In 1985, the Harvard Business Review published an article entitled “Your office is where you are”. Today, the generation of workers without a fixed office, nomadic workers without any professional attachments who go from one project to another, fully realizes the scope of this prophecy. Is the traditional office in the process of becoming a vintage place one returns to almost nostalgically?
In his latest book (La Société automatique, L’avenir du travail, Fayard, 2015) the philosopher Bernard Stiegler considers that society’s growing empowerment spells the death of employment as we know it today. Digital technology, robotics and the collaborative economy are profoundly changing our relationship to work. Freelance work is developing and the methods derived from the web industry — flexible, mobile methods and so on – now inspire other sectors. Increasingly common in France, the practice of teleworking is said even now to concern up to 10% of employees in the tertiary sector. The cubicle should be worried. So what are the new spaces and modes of creation that are supplanting our old work routines? A short glossary of a changing world.
The independent worker is not necessarily an isolated worker. Co-working spaces where entrepreneurs or freelance workers can work together are multiplying. They offer much more than just a workstation: these are stimulating places where people interact with no hierarchy, which foster collaboration between people with complementary profiles. For example, La Mutinerie in Paris displays the slogan “Free Together”. More than 200 co-working spaces are listed in France and 1,800 worldwide.
Remote work is fully reflected in professional nomadism: at home, at the coffee shop, in a library or in a co-working space, workers with a computer and an Internet connection no longer need to go to the office to see their projects through. Proof of the enthusiasm for this new work organization is that more and more sites are posting job offers that allow flexible organization and remote work: We work remotely, FlexJobs, Working Nomads, etc.
Fablabs, or fabrication laboratories, came into existence at MIT. They are a favourite space of expression for makers. A fablab is a production workshop open to all, equipped with traditional tools and computer-coordinated machines (3D printers, laser cutters, milling machines, etc.). Access to a fablab is said to render users more creative and more productive: this is no doubt what explains the enthusiasm of industrialists such as Renault and Airbus, which have already included fablabs in their research centres.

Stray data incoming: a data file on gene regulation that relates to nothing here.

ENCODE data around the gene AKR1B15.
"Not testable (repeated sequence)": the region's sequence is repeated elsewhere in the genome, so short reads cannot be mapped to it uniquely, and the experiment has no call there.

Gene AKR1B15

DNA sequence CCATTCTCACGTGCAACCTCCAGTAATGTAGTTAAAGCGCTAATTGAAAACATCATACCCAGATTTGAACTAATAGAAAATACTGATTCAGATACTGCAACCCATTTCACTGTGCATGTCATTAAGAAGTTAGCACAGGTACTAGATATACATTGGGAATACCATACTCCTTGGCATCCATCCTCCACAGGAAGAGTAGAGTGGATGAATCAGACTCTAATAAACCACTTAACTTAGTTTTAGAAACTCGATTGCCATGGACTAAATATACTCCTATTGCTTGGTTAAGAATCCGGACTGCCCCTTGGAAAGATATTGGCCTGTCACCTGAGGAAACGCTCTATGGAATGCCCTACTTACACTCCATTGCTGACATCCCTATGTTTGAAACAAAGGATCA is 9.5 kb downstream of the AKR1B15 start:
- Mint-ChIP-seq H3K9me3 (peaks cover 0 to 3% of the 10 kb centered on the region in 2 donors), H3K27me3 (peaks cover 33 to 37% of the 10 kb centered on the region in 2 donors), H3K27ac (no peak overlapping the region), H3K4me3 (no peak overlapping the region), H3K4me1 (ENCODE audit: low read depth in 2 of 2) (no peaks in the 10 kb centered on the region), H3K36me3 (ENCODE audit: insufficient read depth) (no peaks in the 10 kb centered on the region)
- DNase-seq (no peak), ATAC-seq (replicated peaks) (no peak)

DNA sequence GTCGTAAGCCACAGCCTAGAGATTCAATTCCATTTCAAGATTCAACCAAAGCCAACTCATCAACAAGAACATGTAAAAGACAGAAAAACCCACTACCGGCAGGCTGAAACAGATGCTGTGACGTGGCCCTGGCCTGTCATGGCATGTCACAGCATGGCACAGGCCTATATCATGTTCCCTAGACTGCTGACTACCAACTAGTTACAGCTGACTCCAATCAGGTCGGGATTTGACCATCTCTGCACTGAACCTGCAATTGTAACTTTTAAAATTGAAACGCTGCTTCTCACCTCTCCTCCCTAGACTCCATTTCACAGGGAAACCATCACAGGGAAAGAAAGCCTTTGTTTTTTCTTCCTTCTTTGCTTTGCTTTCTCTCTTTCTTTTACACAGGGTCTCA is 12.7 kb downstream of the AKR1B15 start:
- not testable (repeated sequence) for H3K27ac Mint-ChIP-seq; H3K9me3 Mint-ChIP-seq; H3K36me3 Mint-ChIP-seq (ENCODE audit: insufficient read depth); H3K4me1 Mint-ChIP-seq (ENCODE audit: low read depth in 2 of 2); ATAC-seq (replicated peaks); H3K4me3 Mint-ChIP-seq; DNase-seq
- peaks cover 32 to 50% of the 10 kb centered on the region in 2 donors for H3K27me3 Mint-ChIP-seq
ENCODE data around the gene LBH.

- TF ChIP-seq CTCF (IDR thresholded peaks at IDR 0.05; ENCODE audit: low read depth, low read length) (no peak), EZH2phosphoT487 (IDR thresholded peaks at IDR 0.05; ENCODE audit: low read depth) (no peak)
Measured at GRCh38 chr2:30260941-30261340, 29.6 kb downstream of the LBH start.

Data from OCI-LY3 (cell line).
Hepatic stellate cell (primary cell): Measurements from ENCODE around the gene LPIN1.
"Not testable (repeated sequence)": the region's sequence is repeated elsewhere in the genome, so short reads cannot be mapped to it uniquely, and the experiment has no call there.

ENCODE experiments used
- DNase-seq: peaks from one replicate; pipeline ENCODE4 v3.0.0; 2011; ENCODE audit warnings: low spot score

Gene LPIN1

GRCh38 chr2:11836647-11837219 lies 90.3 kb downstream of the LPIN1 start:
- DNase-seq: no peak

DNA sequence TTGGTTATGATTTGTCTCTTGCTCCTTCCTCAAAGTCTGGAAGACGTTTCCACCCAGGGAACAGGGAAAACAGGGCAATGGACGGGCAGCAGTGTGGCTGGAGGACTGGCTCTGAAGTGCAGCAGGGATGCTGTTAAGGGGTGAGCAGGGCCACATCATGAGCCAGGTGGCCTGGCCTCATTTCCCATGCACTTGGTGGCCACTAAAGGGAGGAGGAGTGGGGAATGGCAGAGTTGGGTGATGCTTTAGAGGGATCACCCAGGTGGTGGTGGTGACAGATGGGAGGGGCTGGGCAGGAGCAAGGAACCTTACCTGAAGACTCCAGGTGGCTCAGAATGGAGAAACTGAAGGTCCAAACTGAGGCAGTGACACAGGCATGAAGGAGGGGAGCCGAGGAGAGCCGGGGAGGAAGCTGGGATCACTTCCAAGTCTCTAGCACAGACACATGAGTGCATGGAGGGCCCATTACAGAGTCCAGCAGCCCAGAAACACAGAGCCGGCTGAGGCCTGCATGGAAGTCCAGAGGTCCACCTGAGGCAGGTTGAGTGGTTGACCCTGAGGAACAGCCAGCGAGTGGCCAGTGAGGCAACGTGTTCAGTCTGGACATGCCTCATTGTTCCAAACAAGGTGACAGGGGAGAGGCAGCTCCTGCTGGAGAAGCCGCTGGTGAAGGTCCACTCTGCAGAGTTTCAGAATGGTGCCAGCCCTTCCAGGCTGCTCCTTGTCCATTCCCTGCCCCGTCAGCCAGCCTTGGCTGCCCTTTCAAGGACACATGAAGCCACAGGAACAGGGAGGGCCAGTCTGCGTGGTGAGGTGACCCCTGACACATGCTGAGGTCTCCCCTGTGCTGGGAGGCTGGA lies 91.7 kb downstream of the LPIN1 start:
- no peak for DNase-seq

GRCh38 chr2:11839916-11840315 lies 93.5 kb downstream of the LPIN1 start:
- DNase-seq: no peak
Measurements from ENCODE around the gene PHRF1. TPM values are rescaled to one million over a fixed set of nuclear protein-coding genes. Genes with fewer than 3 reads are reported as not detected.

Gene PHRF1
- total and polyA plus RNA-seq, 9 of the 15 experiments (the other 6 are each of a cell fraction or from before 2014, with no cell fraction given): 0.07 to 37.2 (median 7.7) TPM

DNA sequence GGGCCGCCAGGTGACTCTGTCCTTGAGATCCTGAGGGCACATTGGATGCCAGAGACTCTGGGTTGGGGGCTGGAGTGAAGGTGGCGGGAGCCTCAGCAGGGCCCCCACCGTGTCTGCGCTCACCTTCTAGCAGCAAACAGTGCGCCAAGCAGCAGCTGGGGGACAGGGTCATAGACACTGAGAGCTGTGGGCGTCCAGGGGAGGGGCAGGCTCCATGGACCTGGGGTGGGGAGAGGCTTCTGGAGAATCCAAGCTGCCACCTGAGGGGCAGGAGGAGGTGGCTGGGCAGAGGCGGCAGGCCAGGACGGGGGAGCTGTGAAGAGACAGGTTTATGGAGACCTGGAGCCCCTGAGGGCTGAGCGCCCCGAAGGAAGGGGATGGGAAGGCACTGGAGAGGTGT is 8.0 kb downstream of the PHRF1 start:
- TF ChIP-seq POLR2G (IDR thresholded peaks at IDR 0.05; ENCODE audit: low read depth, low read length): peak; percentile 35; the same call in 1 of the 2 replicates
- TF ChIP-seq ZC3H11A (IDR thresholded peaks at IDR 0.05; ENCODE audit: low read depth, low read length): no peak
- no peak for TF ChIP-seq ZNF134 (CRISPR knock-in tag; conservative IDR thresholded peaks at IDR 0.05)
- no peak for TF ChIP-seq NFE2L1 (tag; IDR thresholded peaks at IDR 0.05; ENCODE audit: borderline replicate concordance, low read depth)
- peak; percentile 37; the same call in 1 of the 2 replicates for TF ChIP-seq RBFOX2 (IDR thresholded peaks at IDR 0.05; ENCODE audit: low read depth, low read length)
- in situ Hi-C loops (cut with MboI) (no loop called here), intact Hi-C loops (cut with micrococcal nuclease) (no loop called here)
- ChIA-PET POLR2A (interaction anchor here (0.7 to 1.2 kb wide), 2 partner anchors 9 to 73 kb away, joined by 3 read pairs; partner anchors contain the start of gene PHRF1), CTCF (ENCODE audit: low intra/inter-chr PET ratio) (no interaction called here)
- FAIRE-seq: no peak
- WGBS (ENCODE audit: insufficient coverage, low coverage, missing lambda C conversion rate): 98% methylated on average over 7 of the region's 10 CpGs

More than a meeting, the hackathon (contraction of “hack” and marathon) originally brought developers together to respond in a given (very short) time to a common challenge by creating prototype application. Now widespread, the format is no longer the prerogative of geeks and many organizations (municipalities, businesses) make use of them to meet all kinds of needs. In January 2016, the City of Paris organized a hackathon to boost safety and prevention in the event of a crisis situation.
Widely used in the context of hackathons, design thinking is an approach of innovation that focuses on the human factor and fosters interdisciplinary work. The analytical competences of technicians (engineers, scientists, computer scientists, etc.) and the intuition of creative people (designers, artists, etc.) interact to design a product that is as close to the user’s needs as possible. For example, at GE Software, the traditional model of the specifications sheet is tending to disappear and be supplanted by an iterative model consisting of progressing step by step without detracting from the value of errors, which on the contrary allow people to improve the final product.
For sociologist Antonio Casilli, internet users are unwitting workers. Digital Labour designates all the daily digital activities of users of social platforms, mobile applications and connected objects, which, because they produce value, may be assimilated to a job. It may be an invisible job, but it is one that generates substantial profits.
Directly correlated to digital labour is micro-work – tiny, ultra simple computer tasks that robots do not yet know how to process in our place (verifying keywords, writing commentaries, participating in a forum, transcribing a sound into text, etc.). But unlike digital labour, these tasks are subcontracted to internet users in exchange for small remuneration. Mechanical Turk, the first micro-work platform launched by Amazon, is regularly singled out as being ethically contestable
For a slasher, having a single job is passé: slashers make the most of their numerous competences to juggle several jobs. They could be a writer/designer/graphic designer or even a painter/lawyer! This formula is often precarious and something a person submits to, but it tends to be increasingly a choice and something that gives people status.
Similar to a slasher. The notion of a defined, coherent career background does not matter much to the switcher, who is capable of literally changing occupations as opportunities, encounters or desires come along.
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